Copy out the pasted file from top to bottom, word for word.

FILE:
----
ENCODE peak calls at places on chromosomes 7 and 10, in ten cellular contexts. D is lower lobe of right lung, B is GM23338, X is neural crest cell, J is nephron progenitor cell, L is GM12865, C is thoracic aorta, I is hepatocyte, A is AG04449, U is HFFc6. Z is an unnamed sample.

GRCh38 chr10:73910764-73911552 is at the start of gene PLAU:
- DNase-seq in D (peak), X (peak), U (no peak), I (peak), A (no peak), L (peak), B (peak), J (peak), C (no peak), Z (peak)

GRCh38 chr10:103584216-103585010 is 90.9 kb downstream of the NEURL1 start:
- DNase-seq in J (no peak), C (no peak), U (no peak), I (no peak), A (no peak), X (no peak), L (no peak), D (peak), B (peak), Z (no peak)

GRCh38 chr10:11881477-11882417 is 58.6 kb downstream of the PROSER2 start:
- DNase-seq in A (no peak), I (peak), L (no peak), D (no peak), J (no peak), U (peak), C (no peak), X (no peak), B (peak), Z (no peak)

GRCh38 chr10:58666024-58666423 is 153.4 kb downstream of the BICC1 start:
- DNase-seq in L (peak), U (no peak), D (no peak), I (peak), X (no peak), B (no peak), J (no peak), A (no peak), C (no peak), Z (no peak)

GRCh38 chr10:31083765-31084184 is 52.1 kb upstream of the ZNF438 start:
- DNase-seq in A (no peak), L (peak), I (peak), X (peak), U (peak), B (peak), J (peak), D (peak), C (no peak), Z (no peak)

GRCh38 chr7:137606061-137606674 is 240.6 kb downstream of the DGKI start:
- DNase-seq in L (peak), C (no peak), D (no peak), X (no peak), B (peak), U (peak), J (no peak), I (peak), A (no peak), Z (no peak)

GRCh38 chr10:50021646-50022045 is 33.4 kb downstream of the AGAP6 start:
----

ENCODE peak calls at places on chromosomes 7 and 10, in ten cellular contexts. D is lower lobe of right lung, B is GM23338, X is neural crest cell, J is nephron progenitor cell, L is GM12865, C is thoracic aorta, I is hepatocyte, A is AG04449, U is HFFc6. Z is an unnamed sample.

GRCh38 chr10:73910764-73911552 is at the start of gene PLAU:
- DNase-seq in D (peak), X (peak), U (no peak), I (peak), A (no peak), L (peak), B (peak), J (peak), C (no peak), Z (peak)

GRCh38 chr10:103584216-103585010 is 90.9 kb downstream of the NEURL1 start:
- DNase-seq in J (no peak), C (no peak), U (no peak), I (no peak), A (no peak), X (no peak), L (no peak), D (peak), B (peak), Z (no peak)

GRCh38 chr10:11881477-11882417 is 58.6 kb downstream of the PROSER2 start:
- DNase-seq in A (no peak), I (peak), L (no peak), D (no peak), J (no peak), U (peak), C (no peak), X (no peak), B (peak), Z (no peak)

GRCh38 chr10:58666024-58666423 is 153.4 kb downstream of the BICC1 start:
- DNase-seq in L (peak), U (no peak), D (no peak), I (peak), X (no peak), B (no peak), J (no peak), A (no peak), C (no peak), Z (no peak)

GRCh38 chr10:31083765-31084184 is 52.1 kb upstream of the ZNF438 start:
- DNase-seq in A (no peak), L (peak), I (peak), X (peak), U (peak), B (peak), J (peak), D (peak), C (no peak), Z (no peak)

GRCh38 chr7:137606061-137606674 is 240.6 kb downstream of the DGKI start:
- DNase-seq in L (peak), C (no peak), D (no peak), X (no peak), B (peak), U (peak), J (no peak), I (peak), A (no peak), Z (no peak)

GRCh38 chr10:50021646-50022045 is 33.4 kb downstream of the AGAP6 start: